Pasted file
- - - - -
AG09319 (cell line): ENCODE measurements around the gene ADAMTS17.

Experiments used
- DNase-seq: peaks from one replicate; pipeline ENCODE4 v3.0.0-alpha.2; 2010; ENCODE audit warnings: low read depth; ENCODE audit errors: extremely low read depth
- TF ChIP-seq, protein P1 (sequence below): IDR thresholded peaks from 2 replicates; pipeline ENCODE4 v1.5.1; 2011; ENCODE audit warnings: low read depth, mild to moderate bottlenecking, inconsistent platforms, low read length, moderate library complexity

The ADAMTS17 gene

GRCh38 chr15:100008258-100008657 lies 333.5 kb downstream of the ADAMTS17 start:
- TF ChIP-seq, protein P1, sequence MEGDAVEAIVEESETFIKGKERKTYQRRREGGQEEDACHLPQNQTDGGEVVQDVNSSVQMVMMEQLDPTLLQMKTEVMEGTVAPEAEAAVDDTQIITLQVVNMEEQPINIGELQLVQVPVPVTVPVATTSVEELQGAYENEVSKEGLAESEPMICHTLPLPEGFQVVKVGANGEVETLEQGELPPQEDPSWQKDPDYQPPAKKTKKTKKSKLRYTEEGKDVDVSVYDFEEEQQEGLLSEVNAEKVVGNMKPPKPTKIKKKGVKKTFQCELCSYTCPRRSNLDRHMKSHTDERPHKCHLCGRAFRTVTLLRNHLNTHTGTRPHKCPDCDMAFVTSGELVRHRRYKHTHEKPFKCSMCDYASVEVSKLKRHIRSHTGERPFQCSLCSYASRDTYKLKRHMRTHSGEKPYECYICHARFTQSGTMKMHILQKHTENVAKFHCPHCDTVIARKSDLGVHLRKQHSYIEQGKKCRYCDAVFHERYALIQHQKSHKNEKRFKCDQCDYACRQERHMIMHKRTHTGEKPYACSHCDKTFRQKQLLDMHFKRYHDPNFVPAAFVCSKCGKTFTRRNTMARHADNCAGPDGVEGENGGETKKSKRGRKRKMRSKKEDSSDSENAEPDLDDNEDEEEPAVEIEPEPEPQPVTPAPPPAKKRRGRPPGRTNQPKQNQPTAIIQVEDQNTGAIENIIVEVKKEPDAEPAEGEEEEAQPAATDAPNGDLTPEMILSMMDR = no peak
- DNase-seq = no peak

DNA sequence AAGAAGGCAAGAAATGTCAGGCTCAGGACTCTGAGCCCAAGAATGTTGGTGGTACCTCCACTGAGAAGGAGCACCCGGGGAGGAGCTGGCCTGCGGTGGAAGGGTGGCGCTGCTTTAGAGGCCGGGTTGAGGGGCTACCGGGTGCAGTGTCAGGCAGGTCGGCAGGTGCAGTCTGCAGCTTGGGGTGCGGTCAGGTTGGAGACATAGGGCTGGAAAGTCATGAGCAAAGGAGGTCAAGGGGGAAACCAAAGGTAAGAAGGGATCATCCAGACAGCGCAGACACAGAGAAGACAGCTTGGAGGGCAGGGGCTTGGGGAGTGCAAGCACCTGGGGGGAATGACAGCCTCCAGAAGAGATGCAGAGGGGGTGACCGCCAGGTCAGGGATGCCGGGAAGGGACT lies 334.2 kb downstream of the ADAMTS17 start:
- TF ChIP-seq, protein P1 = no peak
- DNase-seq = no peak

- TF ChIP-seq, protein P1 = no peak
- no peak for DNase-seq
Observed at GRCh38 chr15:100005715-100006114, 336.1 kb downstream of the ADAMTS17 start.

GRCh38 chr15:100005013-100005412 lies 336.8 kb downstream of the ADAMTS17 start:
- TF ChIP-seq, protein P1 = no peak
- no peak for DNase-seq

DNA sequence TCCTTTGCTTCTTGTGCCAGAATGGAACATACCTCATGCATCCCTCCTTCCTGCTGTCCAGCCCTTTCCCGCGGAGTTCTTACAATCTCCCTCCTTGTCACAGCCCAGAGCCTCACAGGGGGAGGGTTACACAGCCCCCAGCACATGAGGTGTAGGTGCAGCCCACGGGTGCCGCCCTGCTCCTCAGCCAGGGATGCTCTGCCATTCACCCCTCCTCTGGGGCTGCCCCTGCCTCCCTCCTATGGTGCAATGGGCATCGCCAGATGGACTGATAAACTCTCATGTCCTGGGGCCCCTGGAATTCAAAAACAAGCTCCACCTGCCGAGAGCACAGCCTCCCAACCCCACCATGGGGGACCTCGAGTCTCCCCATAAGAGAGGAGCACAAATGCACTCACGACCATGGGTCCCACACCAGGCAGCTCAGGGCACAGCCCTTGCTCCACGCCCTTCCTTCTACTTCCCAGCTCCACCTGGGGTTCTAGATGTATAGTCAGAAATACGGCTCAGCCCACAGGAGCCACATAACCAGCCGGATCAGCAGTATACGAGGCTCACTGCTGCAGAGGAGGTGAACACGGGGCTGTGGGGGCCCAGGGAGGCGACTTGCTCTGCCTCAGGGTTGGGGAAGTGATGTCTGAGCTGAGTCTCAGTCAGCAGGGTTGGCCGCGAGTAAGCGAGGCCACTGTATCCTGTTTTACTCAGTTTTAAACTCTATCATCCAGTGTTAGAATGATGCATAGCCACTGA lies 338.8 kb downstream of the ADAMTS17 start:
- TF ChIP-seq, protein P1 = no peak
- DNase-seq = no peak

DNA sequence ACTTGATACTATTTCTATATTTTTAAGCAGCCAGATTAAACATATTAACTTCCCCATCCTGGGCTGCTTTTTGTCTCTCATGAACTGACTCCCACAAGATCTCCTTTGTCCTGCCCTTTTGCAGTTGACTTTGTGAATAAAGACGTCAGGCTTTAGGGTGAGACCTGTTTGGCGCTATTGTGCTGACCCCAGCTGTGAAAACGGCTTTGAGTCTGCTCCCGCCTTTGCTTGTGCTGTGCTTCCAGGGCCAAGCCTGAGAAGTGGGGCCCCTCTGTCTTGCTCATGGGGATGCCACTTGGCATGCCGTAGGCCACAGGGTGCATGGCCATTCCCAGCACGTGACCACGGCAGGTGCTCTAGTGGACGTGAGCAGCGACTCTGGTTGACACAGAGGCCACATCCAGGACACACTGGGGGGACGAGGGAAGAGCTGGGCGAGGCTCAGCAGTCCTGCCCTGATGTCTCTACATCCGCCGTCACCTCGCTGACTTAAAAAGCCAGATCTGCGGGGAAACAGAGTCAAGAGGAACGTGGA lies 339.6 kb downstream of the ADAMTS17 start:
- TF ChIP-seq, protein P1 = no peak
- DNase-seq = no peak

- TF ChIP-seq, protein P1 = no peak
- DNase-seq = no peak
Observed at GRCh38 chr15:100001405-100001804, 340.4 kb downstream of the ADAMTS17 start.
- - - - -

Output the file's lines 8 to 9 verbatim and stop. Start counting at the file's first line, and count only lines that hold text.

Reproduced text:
- DNase-seq = no peak

DNA sequence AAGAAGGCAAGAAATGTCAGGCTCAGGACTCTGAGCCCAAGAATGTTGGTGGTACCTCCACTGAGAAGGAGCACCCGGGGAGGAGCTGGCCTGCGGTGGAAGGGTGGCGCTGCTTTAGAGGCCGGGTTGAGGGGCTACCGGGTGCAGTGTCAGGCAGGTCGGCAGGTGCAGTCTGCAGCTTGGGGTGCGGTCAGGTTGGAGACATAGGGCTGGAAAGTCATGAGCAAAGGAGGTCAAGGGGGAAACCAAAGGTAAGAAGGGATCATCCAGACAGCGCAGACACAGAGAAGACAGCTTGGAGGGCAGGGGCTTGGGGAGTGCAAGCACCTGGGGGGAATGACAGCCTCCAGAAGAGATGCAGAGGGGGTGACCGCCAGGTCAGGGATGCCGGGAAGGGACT lies 334.2 kb downstream of the ADAMTS17 start: